U = Q
)


Temperature will increase


Isobaric process
: no change in pressure



W
=


P
D
V
, so

D
U = Q



P
D
V

The First Law and Human Metabolism


The first law can be applied to living organisms


The internal energy stored in humans goes into
other forms needed by the organs and into work and
heat


When we eat, we replenish our supply of internal energy


The
metabolic rate

(
D
U

/

D
t
)

is directly proportional
to the rate of oxygen consumption by volume


Basal metabolic rate (to maintain and run organs, etc.) is
about 80 W (other rates shown in Table 12.4)


The efficiency of the body is the ratio of the
mechanical power output to the metabolic rate


What you get out divided by what you put in


Efficiencies range from about 20% (cycling) to 3%
(shoveling)

Example Problem #12.16

Solution (details given in class):

(a)
12 kJ

(b)

12 kJ

A gas is taken through the cyclic
process described by the figure.

(a)
Find the net energy transferred
to the system by heat during
one complete cycle.

(b)
If the cycle is reversed


that
is, the process follows the path
ACBA



what is the net energy
transferred by heat per cycle?

Interactive Example Problem: Triangular
Cyclic Process on a
PV
Diagram

Simulation and solution details given in class.

(
ActivPhysics Online

Exercise #8.13, copyright Addison Wesley publishing)

Heat Engines


A
heat engine

is a device that converts
internal energy to other useful forms,
such as electrical or mechanical energy


Electrical power plants


Internal combustion engine in cars


A heat engine carries some “working
substance” through a cyclical process


Energy is transferred from a source at a high
temperature (
Q
h
)


Work is done by the engine (
W
eng
)


Energy is expelled to a source at a lower
temperature (
Q
c
)


Example of piston steam engine (in
-
class movie):

Animation

Heat Engine


Since it is a cyclical process, its initial and final
internal energies are the same


So,
D
U =
0 =
Q + W
and
Q = Q
net

=


W = W
eng


The work done by the engine equals the
net

energy
absorbed by the engine


Therefore,


The work is equal to the area enclosed by the curve
of the
PV

diagram (if working substance is a gas)


Thermal efficiency

is defined as the ratio of the work
done by the engine to the energy absorbed at the
higher temperature (what you get divided by what
you put in):

Second Law of Thermodynamics


The efficiency of heat engines is addressed in the
second law of thermodynamics
:


No engine can have 100% efficiency


Other statements and implications of the second
law:


A system cannot convert heat solely into mechanical work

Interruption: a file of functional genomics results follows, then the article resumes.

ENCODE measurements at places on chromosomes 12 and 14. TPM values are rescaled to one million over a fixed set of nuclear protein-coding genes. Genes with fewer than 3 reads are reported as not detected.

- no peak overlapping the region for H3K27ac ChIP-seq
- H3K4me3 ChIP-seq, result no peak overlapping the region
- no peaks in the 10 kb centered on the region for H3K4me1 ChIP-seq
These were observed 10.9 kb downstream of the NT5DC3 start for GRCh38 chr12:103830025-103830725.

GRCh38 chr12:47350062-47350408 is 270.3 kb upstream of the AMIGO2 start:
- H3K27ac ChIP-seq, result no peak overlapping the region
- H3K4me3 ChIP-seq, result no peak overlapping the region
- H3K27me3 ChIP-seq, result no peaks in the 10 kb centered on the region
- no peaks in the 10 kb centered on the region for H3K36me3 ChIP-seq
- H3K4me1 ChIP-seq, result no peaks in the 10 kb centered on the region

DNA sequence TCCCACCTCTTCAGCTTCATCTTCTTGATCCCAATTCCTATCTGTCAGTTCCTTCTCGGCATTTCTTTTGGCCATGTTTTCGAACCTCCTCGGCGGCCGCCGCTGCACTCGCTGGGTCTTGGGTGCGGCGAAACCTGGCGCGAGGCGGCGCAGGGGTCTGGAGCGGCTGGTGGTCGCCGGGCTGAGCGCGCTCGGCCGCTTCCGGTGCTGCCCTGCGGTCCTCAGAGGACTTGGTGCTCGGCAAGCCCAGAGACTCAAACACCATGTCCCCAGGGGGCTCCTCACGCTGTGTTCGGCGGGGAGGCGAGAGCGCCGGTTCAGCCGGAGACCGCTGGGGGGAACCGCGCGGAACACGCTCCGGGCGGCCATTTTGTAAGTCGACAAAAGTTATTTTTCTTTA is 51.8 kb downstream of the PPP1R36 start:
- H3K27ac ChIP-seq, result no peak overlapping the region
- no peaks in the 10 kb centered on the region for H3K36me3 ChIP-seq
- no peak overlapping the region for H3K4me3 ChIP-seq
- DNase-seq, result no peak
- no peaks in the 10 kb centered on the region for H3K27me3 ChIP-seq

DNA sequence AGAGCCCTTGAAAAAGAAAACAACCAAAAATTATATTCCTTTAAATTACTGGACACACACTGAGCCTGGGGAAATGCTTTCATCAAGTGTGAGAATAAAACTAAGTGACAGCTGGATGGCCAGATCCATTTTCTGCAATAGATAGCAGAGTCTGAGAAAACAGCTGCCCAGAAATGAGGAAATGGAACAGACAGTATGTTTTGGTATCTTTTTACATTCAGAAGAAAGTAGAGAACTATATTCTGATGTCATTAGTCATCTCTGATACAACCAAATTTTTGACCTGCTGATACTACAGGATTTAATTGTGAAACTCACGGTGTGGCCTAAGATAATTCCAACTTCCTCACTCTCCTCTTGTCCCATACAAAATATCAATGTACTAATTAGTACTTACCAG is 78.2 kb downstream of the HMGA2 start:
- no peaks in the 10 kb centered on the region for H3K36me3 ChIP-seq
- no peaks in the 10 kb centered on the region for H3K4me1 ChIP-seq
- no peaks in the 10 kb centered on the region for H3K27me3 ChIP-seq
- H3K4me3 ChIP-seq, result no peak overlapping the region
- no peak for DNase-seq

Heat never flows spontaneously from a colder body to a
hotter body


It is impossible for any process to have as its sole result
the transfer of heat from a cooler to a hotter body


There is no such thing as a free lunch!


Summary of 1
st

and 2
nd

laws:


1
st

law: We cannot get more energy out than we put in


2
nd

law: We cannot break even

Internal Combustion Engines






An idealized model of the thermodynamic processes of a gas
engine is called the
Otto cycle


Intake stroke
: Gas
-
air mixture drawn into cylinder (a


b)


Compression stroke
: Intake valve closes, mixture compressed (adiabatic
compression; b


c
)


Ignition
: Spark plug ignites mixture (heating at constant volume; c


d
)


Power stroke
: Hot burned mixture pushes mixture down, doing work
(adiabatic expansion; d


e
)


Cooling
: Energy released via heat at constant volume (e


b)


Exhaust stroke
: Exhaust valve opens and burned mixture is pushed out
of cylinder (b


a)

(from
University Physics
, 11
th

Ed.)

(from
College Physics
, Giambattista)

Heat Pumps: Refrigerators, Air conditioners


Refrigerators





Energy is extracted from the cold reservoir (food cabin)
and transferred to hot reservoir (kitchen)


Air conditioner works on the same principle





Both are examples of a
heat pump
(reverse heat
engines)

(from
University Physics
, 11
th

Ed.)

(from
University Physics
, 11
th

Ed.)

Heat Pumps Interactive

Carnot Engine


The
most

efficient heat engine possible is the
Carnot
engine


A
theoretical

heat engine operating in an ideal,
reversible

cycle (a cycle in which system can be returned to its initial
state along the same path) called the
Carnot cycle


Note that a truly reversible process is an idealization, and
real processes are
irreversible

(although some are close
to being reversible)


PV

diagram of the cycle:


Consists of 2 adiabatic and 2
isothermal processes, all reversible


Net work done
W

is net energy
received in one cycle:
W = Q
h


Q
c

Carnot Cycle


Assume the substance that changes
temperature is an ideal gas


Gas is contained in cylinder
with movable piston at one end


Steps of the cycle:


A


B: Gas expands isothermally
while in contact with reservoir at
T
h


B


C: Gas expands adiabatically
(
Q =
0)


C


D: Gas compressed
isothermally while in contact with reservoir
at
T
c
< T
h


D


A: Gas compressed adiabatically


Note that upward (downward) red arrows on
piston indicate removal (addition) of sand

Carnot Engine


Carnot showed that the efficiency of the engine
depends on the temperatures of the reservoirs:




Temperatures must be in Kelvin


All Carnot engines operating between the same two
temperatures will have the same efficiency


The efficiency increases as
T
c

is lowered and as
T
h

is raised


Efficiency is 0 if
T
h

= T
c


Efficiency is 100% only if
T
c

= 0 K

(not possible from
third
law of thermodynamics
)


In most practical cases
T
c

is near room temperature (300 K)
so generally
T
h

is raised to increase efficiency


All real engines are less efficient than the Carnot engine
(friction, cycle completed in brief time period)

Example Problem #12.27

Solution (details given in class):

(a)
0.672 (or 67.2%)

(b)
58.8 kW

One of the most efficient engines ever built is a coal
-
fired steam turbine engine in the Ohio River valley,
driving an electric generator as it operates
between 1870
°
C and 430
°
C.

(a)
What is its maximum theoretical efficiency?

(b)
Its actual efficiency is 42.0%. How much
mechanical power does the engine deliver if it
absorbs 1.40


10
5

J of energy each second from
the hot reservoir?